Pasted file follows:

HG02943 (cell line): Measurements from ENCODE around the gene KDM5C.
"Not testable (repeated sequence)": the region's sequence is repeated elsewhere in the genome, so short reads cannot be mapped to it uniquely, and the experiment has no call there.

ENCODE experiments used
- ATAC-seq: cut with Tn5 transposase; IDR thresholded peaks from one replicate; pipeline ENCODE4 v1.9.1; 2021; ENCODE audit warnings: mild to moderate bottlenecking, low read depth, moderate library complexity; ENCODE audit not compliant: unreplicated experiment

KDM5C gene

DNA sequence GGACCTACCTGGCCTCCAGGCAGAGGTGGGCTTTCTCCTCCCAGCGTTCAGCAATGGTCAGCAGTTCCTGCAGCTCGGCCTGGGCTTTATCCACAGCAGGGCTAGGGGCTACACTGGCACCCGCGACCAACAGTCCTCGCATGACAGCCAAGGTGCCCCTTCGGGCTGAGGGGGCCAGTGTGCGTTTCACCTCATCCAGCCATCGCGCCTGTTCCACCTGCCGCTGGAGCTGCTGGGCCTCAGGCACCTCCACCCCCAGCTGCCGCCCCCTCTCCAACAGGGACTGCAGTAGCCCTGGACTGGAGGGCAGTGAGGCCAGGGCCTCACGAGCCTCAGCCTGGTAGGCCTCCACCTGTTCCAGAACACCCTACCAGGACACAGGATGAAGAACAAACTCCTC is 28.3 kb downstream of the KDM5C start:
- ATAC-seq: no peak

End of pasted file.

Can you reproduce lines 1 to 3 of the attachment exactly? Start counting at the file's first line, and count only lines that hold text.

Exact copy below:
HG02943 (cell line): Measurements from ENCODE around the gene KDM5C.
"Not testable (repeated sequence)": the region's sequence is repeated elsewhere in the genome, so short reads cannot be mapped to it uniquely, and the experiment has no call there.

ENCODE experiments used